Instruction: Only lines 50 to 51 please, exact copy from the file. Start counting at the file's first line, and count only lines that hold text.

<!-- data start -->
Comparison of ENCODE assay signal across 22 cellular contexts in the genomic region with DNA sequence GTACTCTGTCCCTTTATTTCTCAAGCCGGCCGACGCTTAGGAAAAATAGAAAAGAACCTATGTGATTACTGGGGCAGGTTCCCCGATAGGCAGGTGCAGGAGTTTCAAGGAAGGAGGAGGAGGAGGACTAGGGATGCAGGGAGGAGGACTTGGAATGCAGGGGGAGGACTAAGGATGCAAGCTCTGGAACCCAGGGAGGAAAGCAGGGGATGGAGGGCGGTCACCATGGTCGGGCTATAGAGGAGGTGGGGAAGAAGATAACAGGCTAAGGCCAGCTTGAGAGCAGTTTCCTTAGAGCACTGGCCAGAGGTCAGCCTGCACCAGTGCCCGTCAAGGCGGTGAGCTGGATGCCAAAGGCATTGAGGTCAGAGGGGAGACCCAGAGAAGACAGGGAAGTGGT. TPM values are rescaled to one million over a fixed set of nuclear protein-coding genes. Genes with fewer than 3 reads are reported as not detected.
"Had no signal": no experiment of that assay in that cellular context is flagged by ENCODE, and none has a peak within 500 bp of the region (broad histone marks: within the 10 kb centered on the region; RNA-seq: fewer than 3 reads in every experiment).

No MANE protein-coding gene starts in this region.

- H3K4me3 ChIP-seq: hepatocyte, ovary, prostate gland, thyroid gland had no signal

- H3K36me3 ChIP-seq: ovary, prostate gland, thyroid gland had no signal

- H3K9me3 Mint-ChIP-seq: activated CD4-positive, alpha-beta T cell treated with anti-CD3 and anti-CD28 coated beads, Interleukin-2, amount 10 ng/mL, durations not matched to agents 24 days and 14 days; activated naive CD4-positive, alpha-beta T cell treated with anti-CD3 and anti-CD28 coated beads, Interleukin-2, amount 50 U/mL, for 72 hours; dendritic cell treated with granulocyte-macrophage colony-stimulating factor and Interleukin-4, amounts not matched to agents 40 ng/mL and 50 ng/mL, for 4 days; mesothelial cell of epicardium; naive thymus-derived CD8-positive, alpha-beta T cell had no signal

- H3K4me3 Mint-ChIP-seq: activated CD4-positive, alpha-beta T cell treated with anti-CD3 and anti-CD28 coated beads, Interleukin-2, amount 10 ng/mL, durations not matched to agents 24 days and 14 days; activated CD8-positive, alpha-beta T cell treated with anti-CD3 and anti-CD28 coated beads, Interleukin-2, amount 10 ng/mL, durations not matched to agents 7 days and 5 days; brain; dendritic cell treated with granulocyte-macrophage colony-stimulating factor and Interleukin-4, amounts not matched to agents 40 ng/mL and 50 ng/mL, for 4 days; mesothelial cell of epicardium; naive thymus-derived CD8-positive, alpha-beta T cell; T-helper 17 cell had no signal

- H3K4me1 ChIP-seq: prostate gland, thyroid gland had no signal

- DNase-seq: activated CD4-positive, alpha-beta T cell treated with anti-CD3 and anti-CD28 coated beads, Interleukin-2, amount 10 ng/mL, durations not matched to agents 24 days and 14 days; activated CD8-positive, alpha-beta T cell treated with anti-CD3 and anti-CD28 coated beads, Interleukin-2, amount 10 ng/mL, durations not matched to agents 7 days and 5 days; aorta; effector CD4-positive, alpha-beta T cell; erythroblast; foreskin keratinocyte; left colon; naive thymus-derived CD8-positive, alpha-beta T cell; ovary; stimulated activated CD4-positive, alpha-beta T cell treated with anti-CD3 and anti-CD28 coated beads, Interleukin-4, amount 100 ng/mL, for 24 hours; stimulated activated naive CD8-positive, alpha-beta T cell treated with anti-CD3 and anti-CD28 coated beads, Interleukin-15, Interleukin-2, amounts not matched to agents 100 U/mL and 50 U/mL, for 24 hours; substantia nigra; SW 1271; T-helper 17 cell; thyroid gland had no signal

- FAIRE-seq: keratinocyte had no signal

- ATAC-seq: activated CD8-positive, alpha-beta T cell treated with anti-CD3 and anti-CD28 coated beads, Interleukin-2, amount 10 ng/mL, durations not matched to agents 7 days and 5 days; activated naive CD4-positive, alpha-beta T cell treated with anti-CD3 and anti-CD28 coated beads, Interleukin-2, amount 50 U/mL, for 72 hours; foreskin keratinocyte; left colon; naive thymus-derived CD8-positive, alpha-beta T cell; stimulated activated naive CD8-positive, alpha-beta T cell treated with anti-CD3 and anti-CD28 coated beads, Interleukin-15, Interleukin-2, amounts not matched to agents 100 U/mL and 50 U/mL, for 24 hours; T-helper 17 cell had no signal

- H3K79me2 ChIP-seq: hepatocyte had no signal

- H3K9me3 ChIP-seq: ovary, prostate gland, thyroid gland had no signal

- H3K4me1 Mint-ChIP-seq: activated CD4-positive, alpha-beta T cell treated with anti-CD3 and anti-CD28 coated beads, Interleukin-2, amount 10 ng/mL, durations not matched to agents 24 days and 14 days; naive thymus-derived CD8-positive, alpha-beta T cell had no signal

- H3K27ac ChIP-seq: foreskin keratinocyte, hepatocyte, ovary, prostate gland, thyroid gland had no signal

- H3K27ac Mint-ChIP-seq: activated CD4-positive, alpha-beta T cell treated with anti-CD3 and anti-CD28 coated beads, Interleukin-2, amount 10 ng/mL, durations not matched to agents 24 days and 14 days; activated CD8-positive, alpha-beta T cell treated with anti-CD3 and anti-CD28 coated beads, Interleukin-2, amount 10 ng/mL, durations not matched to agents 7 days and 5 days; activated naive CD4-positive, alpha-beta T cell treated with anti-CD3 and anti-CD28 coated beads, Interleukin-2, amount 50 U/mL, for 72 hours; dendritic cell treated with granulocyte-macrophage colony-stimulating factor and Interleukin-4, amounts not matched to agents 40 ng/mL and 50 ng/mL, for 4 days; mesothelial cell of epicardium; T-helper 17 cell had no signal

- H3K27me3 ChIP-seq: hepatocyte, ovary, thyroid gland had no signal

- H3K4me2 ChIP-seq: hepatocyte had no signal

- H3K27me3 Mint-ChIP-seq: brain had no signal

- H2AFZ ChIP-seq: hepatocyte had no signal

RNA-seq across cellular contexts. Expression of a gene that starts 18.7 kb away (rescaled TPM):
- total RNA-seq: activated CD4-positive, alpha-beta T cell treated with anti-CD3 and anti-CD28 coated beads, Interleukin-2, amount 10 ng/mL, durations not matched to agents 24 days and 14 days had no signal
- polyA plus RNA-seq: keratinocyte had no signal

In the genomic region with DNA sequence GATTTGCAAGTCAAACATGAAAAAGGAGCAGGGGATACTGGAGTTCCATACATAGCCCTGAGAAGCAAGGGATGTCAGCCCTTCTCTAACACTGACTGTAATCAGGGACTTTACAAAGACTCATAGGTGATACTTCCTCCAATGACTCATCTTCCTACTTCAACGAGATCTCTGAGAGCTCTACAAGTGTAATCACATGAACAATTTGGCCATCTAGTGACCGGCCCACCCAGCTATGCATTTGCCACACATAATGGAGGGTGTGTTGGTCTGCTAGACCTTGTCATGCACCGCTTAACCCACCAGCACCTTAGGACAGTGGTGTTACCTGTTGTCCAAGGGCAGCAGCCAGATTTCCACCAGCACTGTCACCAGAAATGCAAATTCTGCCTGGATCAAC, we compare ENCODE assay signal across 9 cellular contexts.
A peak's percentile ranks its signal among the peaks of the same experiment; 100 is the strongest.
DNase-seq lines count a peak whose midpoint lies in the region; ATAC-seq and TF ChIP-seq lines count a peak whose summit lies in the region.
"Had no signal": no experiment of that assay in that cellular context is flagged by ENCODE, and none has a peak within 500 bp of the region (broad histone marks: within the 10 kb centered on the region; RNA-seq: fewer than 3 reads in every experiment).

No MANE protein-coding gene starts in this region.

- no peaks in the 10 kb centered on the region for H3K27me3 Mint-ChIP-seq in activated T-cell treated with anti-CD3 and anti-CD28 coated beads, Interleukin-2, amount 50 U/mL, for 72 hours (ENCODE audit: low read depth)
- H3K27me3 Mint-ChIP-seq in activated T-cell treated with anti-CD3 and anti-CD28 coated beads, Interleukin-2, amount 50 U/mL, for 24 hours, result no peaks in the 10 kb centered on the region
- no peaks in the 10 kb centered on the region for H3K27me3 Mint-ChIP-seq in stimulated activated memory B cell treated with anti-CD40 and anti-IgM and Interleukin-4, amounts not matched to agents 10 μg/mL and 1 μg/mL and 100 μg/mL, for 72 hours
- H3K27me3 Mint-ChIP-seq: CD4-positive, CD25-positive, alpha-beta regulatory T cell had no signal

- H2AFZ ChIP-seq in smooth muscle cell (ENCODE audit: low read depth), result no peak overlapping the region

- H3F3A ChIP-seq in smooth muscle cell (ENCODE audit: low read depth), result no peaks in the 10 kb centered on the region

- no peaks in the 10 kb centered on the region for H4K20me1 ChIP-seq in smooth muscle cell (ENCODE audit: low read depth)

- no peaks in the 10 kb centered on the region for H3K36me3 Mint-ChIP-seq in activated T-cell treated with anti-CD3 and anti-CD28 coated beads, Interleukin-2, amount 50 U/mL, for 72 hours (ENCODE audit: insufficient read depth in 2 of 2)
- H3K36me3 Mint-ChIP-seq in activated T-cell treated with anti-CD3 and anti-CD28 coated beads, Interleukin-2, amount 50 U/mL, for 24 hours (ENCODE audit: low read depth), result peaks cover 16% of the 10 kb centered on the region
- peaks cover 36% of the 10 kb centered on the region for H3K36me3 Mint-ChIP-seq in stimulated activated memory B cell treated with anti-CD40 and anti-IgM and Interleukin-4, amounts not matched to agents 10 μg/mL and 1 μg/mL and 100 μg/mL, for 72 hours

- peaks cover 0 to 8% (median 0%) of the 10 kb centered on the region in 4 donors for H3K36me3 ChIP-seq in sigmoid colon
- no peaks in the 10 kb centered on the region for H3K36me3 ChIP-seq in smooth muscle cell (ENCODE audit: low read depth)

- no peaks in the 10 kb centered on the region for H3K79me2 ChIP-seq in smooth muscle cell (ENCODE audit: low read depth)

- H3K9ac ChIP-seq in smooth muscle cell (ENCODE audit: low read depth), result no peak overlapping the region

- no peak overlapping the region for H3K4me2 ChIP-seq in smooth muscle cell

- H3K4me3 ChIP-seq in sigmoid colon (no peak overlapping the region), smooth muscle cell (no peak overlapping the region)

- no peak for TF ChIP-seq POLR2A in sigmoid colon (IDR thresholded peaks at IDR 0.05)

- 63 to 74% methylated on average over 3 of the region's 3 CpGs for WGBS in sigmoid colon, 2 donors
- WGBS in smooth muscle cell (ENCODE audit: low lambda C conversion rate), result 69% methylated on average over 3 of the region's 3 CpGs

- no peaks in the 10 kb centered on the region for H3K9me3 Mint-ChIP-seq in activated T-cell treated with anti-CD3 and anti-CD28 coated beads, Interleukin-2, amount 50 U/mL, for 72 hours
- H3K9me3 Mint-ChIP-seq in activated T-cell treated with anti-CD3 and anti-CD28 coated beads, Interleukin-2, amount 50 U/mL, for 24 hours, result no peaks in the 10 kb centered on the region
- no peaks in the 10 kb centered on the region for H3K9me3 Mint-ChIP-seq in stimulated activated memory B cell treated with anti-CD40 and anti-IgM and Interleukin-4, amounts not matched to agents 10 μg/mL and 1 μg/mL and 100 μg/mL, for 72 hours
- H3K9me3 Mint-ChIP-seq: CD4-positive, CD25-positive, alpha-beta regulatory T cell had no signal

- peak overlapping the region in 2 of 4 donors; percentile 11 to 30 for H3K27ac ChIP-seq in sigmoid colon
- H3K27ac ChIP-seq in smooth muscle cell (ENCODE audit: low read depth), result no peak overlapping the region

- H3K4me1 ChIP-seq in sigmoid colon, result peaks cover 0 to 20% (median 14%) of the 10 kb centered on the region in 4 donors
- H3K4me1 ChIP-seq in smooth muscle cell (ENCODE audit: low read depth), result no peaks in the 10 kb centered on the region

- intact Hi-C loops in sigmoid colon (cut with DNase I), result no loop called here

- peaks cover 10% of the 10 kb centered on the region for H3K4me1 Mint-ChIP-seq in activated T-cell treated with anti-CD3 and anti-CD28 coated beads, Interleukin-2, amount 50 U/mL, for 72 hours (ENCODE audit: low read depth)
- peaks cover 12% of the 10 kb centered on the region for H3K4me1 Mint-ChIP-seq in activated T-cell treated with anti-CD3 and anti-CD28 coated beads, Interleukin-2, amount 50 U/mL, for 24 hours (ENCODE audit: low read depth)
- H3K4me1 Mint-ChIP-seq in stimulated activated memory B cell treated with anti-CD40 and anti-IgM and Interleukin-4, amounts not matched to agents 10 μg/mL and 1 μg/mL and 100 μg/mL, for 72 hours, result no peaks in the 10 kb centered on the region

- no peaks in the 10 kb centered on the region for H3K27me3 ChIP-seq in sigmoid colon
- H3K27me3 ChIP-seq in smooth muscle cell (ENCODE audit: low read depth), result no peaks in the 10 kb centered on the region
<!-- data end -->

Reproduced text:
- no peaks in the 10 kb centered on the region for H3K9me3 Mint-ChIP-seq in stimulated activated memory B cell treated with anti-CD40 and anti-IgM and Interleukin-4, amounts not matched to agents 10 μg/mL and 1 μg/mL and 100 μg/mL, for 72 hours
- H3K9me3 Mint-ChIP-seq: CD4-positive, CD25-positive, alpha-beta regulatory T cell had no signal